Again, every job has it’s moments of intensity – a lawyer in the courtroom, a doctor in a theatre. I just think these “parts” of these jobs are understood much more in terms of their requirements than teaching is, the act of being in the classroom isn’t seen in the same way. Perhaps people see it as less important, certainly less challenging and probably less “professional”?


Planning a Lesson:


Ok, I can only speak for myself here, but I don’t think that’s a bad starting point. I’m in my 14th year of teaching (10 years in 4 UK state schools, 3 in private international ones).


Some lessons can take me 5 minutes to plan (if I’ve taught them successfully before). Teaching new content to a GCSE or A Level group might take me 30-60 minutes to plan effectively. This might include locating or creating suitable resources. And this is now, after all these years! maybe there is something wrong with me!? but if I want to teach a lesson that I'm confident in, these are my time scales.


So, it doesn’t take a rocket scientist to realise that if you times that by 20 lessons a week, you might be spending anywhere between 90 minutes and infinite amounts of time planning lessons. For a newly qualified teacher, it's a huge undertaking. Of course, this can be variable as students might sit an exam one lesson (might not require planning but will still require resourcing) or if you teach a different class the same content that week (but it will usually need adapting in some way).


The misconception, of course, is that teachers walk into a room, deliver everything magically off the top of their heads, and get an apple on the desk at the end. Unfortunately, this is a misconception of many of the political class, probably brought about by their own education in elite private schools where lessons were much more of a lecture and actual teaching would take place in cosy one to one or small group break outs.


Many teachers are probably completing the same amount of “work” as other professionals are in a single week *outside of classroom contact time*. And yes, the probable response will be “all professionals do overtime”. Yes – they do, but they are usually paid for those additional hours. “But what about the holidays?”; teachers aren’t paid for those holidays, their wages are aggregated over a year. “But even if they aren’t paid holidays, at least they can chill?” Yes, they can, but all that marking, planning and admin still needs doing. There are things that have to be done, holiday or not.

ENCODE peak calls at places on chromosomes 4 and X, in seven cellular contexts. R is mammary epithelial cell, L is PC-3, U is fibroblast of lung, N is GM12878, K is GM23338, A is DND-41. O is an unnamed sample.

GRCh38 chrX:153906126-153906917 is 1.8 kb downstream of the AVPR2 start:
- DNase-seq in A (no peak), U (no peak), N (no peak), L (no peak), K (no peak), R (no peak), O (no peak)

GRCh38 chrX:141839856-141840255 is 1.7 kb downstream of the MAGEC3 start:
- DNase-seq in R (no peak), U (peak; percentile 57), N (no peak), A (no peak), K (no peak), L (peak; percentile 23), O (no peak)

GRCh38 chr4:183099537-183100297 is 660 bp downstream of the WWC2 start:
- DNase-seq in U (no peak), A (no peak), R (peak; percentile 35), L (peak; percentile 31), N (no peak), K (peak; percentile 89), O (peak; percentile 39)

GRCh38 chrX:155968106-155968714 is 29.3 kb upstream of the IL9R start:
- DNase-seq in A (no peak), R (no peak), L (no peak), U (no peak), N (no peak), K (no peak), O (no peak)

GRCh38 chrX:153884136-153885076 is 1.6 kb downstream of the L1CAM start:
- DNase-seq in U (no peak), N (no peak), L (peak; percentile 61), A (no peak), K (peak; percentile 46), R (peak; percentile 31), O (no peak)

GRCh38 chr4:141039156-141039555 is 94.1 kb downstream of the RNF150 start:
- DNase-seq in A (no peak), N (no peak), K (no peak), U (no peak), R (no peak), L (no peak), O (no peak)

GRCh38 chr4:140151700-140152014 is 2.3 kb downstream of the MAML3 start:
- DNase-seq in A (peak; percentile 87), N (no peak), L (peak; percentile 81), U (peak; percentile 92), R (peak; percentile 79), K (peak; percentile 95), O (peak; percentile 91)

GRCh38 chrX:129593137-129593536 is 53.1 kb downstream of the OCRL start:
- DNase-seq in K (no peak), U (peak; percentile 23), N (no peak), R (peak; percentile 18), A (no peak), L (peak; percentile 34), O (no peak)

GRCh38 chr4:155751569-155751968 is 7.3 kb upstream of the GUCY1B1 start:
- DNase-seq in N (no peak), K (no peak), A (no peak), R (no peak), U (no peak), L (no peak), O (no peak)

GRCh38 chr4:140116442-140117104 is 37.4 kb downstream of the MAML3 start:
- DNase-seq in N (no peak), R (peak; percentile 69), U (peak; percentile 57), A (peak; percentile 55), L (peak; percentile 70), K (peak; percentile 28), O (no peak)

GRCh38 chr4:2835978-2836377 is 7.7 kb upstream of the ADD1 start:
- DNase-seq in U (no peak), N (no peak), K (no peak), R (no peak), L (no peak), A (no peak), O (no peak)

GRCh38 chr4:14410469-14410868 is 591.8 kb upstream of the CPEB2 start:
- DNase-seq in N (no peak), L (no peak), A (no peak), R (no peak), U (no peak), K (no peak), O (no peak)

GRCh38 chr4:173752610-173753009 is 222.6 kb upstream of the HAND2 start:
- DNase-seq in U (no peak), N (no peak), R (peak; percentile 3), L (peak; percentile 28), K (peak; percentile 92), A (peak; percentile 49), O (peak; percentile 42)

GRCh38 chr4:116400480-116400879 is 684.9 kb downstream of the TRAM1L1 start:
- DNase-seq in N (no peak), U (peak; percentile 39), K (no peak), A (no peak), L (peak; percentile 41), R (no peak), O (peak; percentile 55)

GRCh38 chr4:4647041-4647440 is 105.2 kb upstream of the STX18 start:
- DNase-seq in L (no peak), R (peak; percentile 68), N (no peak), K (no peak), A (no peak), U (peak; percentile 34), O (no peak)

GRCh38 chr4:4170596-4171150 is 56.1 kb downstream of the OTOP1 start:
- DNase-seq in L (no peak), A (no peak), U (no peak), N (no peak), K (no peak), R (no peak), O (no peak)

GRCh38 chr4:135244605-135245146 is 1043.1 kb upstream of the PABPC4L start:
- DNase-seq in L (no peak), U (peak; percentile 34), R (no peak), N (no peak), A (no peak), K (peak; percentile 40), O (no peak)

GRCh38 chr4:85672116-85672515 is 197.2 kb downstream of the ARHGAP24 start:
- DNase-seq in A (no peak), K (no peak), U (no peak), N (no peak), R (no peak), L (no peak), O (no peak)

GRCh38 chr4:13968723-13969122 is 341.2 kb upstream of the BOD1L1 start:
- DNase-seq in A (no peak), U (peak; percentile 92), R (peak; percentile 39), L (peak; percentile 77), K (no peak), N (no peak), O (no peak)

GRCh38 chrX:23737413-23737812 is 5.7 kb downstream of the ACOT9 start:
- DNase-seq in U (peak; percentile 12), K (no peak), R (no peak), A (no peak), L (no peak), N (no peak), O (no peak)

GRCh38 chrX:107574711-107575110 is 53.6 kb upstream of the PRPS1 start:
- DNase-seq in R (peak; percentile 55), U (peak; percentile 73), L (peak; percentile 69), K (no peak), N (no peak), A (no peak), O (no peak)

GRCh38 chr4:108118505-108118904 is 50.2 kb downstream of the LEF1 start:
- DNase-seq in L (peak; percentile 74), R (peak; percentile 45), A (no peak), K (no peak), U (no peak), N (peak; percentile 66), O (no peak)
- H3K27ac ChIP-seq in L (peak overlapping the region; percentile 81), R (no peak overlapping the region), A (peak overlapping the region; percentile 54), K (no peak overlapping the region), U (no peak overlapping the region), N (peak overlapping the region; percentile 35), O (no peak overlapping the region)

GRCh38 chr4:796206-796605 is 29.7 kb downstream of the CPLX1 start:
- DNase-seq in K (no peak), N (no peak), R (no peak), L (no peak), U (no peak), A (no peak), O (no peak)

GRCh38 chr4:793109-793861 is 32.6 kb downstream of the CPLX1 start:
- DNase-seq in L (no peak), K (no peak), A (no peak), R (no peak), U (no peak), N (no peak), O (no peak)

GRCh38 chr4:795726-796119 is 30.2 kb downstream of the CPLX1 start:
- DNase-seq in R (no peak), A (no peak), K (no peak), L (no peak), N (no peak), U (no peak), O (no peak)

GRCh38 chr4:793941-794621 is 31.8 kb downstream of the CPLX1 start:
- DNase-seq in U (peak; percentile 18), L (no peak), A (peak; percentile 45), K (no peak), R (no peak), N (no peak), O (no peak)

Marking


At the end of 2018, I put out a poll asking how much marking teachers were doing a week on average? More than 2,000 people answered. 12 per cent said less than an hour, 50 per cent said two to four hours, 31 per cent said five to 10 hours and 7 per cent said more than 10 hours.


I conducted the same poll at the end of 2019:

So, once you've stood up and delivered your 5 top notch performance pieces, it might be time to bed in for some serious ticking, crossing and commenting.


Teaching is an incredibly rewarding and exhilarating job but if you think it's an easy ride or can be compared to a lot of jobs, you are wrong!


One last word on schools being closed, they aren't and haven't been.

I don't know any teachers who see the delivery of online learning as a joke. They are spending even more time planning it in than normal. Resources need to be adapted, new technologies need to be managed.


This isn't another teaching moaning, so many teachers feel blessed, proud and determined. I'm one of them. But this is about trying to explain, start to explain, what teachers actually do.


Thanks to everyone who has supported a teacher in recent times.



Featured Posts
Recent Posts
Archive
Search By Tags
Follow Us
  • Facebook Basic Square
  • Twitter Basic Square
  • Google+ Basic Square